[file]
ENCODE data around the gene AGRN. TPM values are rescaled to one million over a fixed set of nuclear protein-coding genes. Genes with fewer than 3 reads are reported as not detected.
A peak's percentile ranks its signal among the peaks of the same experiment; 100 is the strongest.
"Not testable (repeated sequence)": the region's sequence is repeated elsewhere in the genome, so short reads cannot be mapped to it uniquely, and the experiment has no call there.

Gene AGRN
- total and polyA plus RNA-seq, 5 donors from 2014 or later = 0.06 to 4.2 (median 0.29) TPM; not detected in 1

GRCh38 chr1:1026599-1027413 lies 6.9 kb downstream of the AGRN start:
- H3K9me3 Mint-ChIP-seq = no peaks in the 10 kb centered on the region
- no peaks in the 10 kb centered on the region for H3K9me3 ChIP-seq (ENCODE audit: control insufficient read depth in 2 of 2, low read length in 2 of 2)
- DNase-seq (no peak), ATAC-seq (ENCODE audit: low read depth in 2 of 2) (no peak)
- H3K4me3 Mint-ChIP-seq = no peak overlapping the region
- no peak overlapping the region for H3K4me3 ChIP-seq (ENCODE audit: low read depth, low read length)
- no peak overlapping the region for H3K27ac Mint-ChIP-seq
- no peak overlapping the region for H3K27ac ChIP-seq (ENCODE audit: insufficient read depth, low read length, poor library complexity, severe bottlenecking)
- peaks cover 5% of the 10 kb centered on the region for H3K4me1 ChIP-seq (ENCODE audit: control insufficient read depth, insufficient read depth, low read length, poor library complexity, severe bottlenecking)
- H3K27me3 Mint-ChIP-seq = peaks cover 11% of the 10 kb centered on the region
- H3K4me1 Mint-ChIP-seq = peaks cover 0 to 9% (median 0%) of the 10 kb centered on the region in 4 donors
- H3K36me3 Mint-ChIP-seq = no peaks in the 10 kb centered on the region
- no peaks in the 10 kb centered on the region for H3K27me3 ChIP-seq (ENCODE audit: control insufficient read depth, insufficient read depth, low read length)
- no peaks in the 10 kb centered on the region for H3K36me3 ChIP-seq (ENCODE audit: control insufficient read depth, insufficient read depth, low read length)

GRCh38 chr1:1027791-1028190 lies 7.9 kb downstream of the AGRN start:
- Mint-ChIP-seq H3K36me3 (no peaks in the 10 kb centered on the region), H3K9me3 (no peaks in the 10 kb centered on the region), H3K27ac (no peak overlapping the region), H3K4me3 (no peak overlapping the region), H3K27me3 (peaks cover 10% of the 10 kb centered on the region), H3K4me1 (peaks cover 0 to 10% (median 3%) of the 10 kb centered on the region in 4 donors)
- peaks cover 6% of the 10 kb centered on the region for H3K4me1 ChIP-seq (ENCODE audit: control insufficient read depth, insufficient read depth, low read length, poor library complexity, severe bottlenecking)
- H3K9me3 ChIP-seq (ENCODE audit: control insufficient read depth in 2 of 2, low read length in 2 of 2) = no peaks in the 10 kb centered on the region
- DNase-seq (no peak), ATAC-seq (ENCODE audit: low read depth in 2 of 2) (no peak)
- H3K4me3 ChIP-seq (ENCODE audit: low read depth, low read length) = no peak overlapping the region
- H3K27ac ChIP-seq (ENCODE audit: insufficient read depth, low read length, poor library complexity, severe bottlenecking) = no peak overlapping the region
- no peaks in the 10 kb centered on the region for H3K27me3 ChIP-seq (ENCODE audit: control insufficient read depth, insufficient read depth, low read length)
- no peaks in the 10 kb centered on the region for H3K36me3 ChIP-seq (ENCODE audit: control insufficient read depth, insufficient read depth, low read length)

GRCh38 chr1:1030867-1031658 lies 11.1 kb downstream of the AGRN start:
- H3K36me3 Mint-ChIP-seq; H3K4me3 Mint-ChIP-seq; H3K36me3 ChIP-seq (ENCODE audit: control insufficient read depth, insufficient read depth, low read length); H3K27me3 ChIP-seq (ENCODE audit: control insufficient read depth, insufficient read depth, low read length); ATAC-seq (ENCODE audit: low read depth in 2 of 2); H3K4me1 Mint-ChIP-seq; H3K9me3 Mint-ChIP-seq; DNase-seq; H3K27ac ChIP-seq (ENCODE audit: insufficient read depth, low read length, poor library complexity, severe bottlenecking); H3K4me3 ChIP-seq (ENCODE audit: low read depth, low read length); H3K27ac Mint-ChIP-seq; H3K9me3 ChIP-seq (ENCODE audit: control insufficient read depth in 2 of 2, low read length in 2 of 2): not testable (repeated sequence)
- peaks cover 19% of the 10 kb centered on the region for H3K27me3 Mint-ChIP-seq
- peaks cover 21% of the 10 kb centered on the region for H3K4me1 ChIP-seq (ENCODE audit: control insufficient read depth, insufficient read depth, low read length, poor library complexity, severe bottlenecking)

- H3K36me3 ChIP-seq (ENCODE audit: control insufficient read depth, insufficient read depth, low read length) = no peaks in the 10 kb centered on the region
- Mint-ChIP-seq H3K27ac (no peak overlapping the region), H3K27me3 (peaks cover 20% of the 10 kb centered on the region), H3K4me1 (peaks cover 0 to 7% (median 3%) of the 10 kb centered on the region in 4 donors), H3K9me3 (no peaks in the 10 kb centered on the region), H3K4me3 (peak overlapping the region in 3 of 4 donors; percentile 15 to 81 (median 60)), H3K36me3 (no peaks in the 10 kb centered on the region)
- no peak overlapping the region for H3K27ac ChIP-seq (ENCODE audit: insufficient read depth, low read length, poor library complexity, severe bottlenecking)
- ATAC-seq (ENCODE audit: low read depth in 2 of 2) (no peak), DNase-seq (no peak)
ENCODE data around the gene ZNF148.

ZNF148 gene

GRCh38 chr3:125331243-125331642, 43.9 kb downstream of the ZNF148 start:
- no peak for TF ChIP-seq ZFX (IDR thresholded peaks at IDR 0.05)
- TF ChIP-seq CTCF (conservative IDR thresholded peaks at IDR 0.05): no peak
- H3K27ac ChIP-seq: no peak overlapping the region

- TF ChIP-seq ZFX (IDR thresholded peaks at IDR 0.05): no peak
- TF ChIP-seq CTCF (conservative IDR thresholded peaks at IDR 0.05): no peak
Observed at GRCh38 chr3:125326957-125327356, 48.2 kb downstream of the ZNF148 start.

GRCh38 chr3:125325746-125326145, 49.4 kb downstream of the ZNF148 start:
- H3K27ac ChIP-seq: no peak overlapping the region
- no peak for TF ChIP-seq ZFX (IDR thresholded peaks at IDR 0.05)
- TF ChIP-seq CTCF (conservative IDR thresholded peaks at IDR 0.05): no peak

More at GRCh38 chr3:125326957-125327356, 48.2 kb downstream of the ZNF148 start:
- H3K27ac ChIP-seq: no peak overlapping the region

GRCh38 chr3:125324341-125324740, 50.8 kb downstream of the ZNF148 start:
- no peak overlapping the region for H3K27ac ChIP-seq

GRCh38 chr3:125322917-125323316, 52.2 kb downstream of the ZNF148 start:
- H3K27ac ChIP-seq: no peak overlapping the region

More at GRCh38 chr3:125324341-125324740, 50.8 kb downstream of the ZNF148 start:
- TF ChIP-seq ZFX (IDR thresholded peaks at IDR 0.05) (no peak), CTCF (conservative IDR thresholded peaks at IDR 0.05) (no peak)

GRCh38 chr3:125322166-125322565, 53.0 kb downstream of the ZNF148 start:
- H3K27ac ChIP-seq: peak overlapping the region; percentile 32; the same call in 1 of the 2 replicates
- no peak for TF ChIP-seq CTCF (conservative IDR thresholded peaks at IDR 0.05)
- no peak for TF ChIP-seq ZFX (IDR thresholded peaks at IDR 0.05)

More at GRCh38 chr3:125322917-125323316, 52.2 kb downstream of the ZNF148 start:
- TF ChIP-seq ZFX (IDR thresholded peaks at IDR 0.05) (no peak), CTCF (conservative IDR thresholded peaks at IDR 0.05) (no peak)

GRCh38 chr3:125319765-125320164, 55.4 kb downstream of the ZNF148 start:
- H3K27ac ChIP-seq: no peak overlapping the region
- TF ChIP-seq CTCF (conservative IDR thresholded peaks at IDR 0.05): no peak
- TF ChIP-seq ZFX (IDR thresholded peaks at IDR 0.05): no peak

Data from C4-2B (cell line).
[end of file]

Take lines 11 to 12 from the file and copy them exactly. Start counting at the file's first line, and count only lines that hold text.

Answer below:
- no peak overlapping the region for H3K4me3 ChIP-seq (ENCODE audit: low read depth, low read length)
- no peak overlapping the region for H3K27ac Mint-ChIP-seq